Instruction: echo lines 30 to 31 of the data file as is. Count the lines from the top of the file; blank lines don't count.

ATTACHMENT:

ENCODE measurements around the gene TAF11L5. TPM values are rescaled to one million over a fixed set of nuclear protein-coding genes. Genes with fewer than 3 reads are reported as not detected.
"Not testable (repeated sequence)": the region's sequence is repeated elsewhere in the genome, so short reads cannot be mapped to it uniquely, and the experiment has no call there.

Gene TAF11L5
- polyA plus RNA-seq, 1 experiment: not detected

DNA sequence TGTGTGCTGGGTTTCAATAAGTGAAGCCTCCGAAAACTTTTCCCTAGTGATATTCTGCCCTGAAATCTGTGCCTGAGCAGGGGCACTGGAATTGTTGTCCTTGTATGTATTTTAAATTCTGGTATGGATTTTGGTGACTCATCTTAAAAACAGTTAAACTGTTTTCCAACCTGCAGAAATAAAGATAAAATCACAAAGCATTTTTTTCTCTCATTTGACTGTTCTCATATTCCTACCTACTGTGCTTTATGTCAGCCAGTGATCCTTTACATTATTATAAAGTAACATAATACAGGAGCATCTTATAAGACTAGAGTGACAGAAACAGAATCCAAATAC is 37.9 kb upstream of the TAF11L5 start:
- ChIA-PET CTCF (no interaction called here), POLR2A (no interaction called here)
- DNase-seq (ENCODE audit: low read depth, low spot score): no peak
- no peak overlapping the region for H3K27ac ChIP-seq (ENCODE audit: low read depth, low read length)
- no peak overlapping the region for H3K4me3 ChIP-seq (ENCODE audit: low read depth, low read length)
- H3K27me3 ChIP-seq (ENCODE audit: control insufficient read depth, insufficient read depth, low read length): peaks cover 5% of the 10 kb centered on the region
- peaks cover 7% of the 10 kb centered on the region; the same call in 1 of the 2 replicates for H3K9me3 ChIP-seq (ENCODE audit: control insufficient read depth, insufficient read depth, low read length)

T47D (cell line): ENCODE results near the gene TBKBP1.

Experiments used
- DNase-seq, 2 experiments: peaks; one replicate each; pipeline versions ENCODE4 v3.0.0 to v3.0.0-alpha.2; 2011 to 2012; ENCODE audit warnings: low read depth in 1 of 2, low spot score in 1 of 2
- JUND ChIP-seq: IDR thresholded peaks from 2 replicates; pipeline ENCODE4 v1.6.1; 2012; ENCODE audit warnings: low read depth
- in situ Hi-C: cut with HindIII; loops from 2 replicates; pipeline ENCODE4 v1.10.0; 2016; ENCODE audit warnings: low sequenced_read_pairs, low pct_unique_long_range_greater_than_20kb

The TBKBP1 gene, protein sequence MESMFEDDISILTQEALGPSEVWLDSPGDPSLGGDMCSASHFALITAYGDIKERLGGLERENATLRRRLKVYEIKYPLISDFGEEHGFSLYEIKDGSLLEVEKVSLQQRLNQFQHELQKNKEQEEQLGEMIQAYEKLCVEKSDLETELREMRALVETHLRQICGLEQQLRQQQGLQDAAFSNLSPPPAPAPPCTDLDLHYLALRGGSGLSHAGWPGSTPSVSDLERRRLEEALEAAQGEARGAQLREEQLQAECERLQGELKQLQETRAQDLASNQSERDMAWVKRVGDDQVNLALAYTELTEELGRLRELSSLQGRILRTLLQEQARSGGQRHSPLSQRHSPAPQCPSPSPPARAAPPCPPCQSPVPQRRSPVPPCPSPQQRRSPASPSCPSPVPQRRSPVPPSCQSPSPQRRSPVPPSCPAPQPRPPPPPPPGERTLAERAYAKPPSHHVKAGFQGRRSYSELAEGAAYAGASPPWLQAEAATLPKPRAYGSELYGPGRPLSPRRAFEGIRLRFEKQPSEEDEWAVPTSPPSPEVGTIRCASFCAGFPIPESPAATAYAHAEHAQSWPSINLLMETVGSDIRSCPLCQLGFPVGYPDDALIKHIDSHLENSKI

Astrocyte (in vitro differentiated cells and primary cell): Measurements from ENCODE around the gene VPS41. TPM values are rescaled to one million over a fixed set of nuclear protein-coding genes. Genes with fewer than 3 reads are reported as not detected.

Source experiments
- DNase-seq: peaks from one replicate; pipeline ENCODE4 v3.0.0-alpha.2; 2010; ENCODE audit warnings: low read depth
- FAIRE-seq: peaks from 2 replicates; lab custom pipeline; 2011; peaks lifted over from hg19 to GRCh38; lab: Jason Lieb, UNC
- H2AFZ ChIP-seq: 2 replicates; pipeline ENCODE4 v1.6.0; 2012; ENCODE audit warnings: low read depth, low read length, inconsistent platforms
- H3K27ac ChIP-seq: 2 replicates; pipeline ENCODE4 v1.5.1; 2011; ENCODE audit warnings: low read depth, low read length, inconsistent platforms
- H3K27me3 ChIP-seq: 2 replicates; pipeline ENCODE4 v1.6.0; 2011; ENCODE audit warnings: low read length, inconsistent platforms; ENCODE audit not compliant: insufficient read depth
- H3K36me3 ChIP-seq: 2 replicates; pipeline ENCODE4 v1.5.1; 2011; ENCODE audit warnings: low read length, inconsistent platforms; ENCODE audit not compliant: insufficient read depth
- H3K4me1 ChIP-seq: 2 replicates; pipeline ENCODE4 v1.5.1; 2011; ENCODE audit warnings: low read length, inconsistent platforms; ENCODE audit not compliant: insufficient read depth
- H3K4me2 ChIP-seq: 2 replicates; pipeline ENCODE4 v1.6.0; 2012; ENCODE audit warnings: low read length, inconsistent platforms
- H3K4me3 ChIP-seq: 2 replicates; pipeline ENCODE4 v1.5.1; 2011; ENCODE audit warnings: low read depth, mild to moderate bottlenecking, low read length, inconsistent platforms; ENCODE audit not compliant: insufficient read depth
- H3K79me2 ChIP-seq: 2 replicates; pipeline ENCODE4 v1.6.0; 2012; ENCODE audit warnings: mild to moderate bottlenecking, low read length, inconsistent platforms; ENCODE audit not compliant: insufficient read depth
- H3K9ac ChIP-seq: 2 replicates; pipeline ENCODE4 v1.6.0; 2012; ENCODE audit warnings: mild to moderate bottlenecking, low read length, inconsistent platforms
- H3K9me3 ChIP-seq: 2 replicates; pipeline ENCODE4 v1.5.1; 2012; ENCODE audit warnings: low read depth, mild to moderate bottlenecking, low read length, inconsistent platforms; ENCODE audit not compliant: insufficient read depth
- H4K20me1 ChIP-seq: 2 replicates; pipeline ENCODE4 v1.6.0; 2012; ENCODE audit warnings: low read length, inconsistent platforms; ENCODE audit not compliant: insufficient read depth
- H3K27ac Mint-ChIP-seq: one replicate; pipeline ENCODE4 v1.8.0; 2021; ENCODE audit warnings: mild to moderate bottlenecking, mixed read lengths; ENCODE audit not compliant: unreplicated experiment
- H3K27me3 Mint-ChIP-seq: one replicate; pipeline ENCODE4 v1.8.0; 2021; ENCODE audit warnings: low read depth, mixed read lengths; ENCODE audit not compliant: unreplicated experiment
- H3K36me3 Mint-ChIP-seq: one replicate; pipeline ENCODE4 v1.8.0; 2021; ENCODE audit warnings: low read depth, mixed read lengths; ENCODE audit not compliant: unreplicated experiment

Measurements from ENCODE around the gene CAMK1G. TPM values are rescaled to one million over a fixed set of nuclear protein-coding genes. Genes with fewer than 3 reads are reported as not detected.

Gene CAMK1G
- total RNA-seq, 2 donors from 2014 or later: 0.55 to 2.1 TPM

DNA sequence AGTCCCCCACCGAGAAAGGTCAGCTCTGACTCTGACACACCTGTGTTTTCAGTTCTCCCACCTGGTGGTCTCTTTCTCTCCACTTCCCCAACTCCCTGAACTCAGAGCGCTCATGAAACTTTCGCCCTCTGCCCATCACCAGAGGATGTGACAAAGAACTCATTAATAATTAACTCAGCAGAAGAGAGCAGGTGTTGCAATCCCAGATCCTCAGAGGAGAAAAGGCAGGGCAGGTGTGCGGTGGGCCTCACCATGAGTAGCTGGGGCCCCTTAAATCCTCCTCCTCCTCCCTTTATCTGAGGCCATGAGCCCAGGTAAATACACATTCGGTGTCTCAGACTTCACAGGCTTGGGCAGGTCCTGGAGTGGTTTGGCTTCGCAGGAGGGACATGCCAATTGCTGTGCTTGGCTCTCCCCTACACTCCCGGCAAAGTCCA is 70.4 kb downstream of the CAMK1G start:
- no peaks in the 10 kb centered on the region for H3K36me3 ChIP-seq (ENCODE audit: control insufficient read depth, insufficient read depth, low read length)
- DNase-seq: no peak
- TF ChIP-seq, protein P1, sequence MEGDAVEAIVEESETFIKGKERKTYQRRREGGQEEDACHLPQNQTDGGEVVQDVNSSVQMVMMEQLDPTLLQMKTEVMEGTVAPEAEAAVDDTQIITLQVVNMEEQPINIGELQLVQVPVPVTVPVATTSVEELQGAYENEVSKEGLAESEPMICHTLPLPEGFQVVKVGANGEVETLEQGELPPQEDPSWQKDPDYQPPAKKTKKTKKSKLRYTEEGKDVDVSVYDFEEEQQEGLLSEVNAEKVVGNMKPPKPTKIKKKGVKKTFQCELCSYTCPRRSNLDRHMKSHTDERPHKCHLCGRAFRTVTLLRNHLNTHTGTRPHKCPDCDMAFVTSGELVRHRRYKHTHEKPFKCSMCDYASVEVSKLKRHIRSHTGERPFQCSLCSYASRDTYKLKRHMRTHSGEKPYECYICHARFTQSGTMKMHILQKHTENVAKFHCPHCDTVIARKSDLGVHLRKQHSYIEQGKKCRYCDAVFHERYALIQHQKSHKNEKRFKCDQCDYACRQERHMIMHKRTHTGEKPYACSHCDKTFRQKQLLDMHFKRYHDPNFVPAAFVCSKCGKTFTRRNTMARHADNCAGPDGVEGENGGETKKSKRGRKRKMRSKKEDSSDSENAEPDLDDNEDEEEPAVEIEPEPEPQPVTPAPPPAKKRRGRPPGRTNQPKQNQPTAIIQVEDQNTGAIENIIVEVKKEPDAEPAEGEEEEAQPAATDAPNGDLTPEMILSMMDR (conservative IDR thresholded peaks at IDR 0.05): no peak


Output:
- H3K9ac ChIP-seq: 2 replicates; pipeline ENCODE4 v1.6.0; 2012; ENCODE audit warnings: mild to moderate bottlenecking, low read length, inconsistent platforms
- H3K9me3 ChIP-seq: 2 replicates; pipeline ENCODE4 v1.5.1; 2012; ENCODE audit warnings: low read depth, mild to moderate bottlenecking, low read length, inconsistent platforms; ENCODE audit not compliant: insufficient read depth